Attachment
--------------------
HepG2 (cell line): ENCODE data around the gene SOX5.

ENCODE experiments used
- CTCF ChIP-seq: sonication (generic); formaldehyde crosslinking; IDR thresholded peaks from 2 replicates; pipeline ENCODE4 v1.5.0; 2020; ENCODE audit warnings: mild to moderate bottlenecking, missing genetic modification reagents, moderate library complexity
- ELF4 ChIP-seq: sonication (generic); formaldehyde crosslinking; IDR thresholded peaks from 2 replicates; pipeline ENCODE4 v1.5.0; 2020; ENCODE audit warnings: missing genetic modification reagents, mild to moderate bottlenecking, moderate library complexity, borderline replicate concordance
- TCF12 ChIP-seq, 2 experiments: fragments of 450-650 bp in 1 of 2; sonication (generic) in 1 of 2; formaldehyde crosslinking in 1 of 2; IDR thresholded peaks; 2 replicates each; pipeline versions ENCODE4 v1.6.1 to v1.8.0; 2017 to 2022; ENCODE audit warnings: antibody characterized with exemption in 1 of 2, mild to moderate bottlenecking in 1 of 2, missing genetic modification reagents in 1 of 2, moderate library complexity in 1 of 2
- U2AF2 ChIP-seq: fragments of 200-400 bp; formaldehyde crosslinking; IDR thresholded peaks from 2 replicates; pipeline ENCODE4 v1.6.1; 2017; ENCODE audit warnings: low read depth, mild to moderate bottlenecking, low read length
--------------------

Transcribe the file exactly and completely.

HepG2 (cell line): ENCODE data around the gene SOX5.

ENCODE experiments used
- CTCF ChIP-seq: sonication (generic); formaldehyde crosslinking; IDR thresholded peaks from 2 replicates; pipeline ENCODE4 v1.5.0; 2020; ENCODE audit warnings: mild to moderate bottlenecking, missing genetic modification reagents, moderate library complexity
- ELF4 ChIP-seq: sonication (generic); formaldehyde crosslinking; IDR thresholded peaks from 2 replicates; pipeline ENCODE4 v1.5.0; 2020; ENCODE audit warnings: missing genetic modification reagents, mild to moderate bottlenecking, moderate library complexity, borderline replicate concordance
- TCF12 ChIP-seq, 2 experiments: fragments of 450-650 bp in 1 of 2; sonication (generic) in 1 of 2; formaldehyde crosslinking in 1 of 2; IDR thresholded peaks; 2 replicates each; pipeline versions ENCODE4 v1.6.1 to v1.8.0; 2017 to 2022; ENCODE audit warnings: antibody characterized with exemption in 1 of 2, mild to moderate bottlenecking in 1 of 2, missing genetic modification reagents in 1 of 2, moderate library complexity in 1 of 2
- U2AF2 ChIP-seq: fragments of 200-400 bp; formaldehyde crosslinking; IDR thresholded peaks from 2 replicates; pipeline ENCODE4 v1.6.1; 2017; ENCODE audit warnings: low read depth, mild to moderate bottlenecking, low read length